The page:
Saturday, 5 November 2016

Antitrust: where did it come from and what did it mean?

Is the title of a new working paper by Richard N. Langlois.
This paper is a draft chapter from an ongoing book project I am calling The Corporation and the Twentieth Century. In The Visible Hand, Alfred Chandler explained the rise of the large vertically integrated corporation in the United States mostly in terms of forces of technology and economic geography. Institutions, including government policy, played a quite minor role. In my own attempt to explain the decline of the vertically integrated form in the late twentieth century, I stayed true to Chandler’s largely institution-free approach. This book will be an exercise in bringing institutions back in. It will argue that institutions, notably various forms of non-market controls imposed by the federal government, are a critical piece of the explanation of the rise and decline of the multi-unit enterprise in the U.S. Indeed, non-market controls, including those imposed in response to the dramatic events of the century, account in significant measure for the dominance of the Chandlerian corporation in the middle of the twentieth century. One important form of non-market control – though by no means the only form – has been antitrust policy. This chapter traces the history of antitrust and argues that, far from being a coherent attempt to address an actual economic problem of monopoly, the Sherman Antitrust Act emerged from the distributional political economy of the nineteenth century. More importantly, the chapter argues that the form in which antitrust emerged would prove significant for the corporation, as the Sherman Act and its successors outlawed virtually all types of inter-firm coordinating mechanisms, thus effectively evacuating the space between anonymous market transactions and full integration.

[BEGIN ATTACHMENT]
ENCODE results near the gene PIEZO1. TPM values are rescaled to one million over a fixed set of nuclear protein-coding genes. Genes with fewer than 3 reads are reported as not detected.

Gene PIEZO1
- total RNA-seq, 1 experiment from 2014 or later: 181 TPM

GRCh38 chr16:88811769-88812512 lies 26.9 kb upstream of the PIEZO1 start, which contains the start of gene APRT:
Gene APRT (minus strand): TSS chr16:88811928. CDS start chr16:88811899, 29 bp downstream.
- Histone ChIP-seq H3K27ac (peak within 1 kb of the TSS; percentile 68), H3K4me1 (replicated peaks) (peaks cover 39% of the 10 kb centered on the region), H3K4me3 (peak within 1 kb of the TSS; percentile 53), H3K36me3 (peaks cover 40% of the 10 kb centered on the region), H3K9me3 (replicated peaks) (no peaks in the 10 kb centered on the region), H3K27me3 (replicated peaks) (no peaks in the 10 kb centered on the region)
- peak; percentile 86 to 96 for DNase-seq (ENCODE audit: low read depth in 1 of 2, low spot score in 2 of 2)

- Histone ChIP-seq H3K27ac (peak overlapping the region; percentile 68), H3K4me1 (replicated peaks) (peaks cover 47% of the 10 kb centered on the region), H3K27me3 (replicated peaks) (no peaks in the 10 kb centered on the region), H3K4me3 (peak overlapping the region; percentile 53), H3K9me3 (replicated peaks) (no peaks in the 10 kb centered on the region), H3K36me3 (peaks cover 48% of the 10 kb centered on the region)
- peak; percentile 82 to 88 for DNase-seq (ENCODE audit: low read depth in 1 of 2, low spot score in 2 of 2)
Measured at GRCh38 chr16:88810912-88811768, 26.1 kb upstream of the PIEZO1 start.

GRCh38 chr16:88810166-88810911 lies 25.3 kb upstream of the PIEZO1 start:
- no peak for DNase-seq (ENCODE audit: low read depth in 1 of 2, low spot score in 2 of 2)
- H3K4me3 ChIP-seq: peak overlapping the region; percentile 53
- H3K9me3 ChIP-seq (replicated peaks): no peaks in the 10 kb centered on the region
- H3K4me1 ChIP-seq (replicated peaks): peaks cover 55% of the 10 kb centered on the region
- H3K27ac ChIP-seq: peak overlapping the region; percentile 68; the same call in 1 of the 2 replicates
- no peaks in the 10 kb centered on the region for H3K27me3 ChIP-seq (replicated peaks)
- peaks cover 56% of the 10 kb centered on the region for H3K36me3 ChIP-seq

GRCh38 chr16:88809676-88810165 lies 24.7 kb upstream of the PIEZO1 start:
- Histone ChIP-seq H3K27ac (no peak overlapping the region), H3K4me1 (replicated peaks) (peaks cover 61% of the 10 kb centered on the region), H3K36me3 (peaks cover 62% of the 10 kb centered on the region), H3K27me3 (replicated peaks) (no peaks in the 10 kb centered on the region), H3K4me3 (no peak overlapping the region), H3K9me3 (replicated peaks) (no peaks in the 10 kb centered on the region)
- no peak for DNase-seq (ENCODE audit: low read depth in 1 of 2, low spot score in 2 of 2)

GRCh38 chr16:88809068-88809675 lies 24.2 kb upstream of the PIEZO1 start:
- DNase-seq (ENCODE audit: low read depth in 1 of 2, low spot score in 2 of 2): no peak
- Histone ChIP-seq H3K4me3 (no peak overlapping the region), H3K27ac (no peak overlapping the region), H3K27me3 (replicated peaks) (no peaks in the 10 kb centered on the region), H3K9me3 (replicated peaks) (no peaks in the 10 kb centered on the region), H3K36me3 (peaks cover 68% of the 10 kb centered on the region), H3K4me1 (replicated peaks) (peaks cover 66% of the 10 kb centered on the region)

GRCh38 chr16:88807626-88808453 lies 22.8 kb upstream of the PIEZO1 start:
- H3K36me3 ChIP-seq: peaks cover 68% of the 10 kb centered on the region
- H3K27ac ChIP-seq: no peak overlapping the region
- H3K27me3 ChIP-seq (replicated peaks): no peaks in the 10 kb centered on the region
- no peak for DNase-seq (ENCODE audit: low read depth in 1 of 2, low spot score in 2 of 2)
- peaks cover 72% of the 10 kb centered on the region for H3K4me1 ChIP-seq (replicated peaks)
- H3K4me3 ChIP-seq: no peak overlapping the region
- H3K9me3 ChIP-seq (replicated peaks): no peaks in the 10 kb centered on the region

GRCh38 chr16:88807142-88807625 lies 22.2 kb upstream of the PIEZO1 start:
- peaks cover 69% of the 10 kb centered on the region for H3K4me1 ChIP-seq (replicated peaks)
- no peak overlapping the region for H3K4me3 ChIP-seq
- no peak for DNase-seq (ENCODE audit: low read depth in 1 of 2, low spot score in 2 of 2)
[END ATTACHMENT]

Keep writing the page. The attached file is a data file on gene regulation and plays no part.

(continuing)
The last couple of sentences of the abstract are interesting. An unintended(?) consequence of competition policy is an all-or-nothing approach to firm organisation. It's either a market transaction or a fully integrated organisation with little between them being legal. This removes many options in terms of organisational form for entrepreneurs to use to structure a transaction. This can result in an loss of efficiency in those cases where coordination of activity is most effectively carried out by an organisation that is not neither a fully integrated firms or a market transaction. Developments in competition policy in the US during the period around 1900 sent a clear signal that coordination through inter-firm agreements would surely face legal scrutiny whereas coordination within the boundaries of a single legal entity likely would not. This created a palpable incentive for firms to integrate.

Langlois notes an irony in all of this,
Here we begin to glimpse the great irony of American antitrust policy at the turn of the twentieth century: legislation pushed in part by small independent businesses to ward off the threat of the giant corporation actually harmed the small firms, which relied on coordination through contract, and reduced the relative cost of coordination within boundaries of large enterprises.
But such unintended consequences are so often the outcome of government intervention in economic activity.

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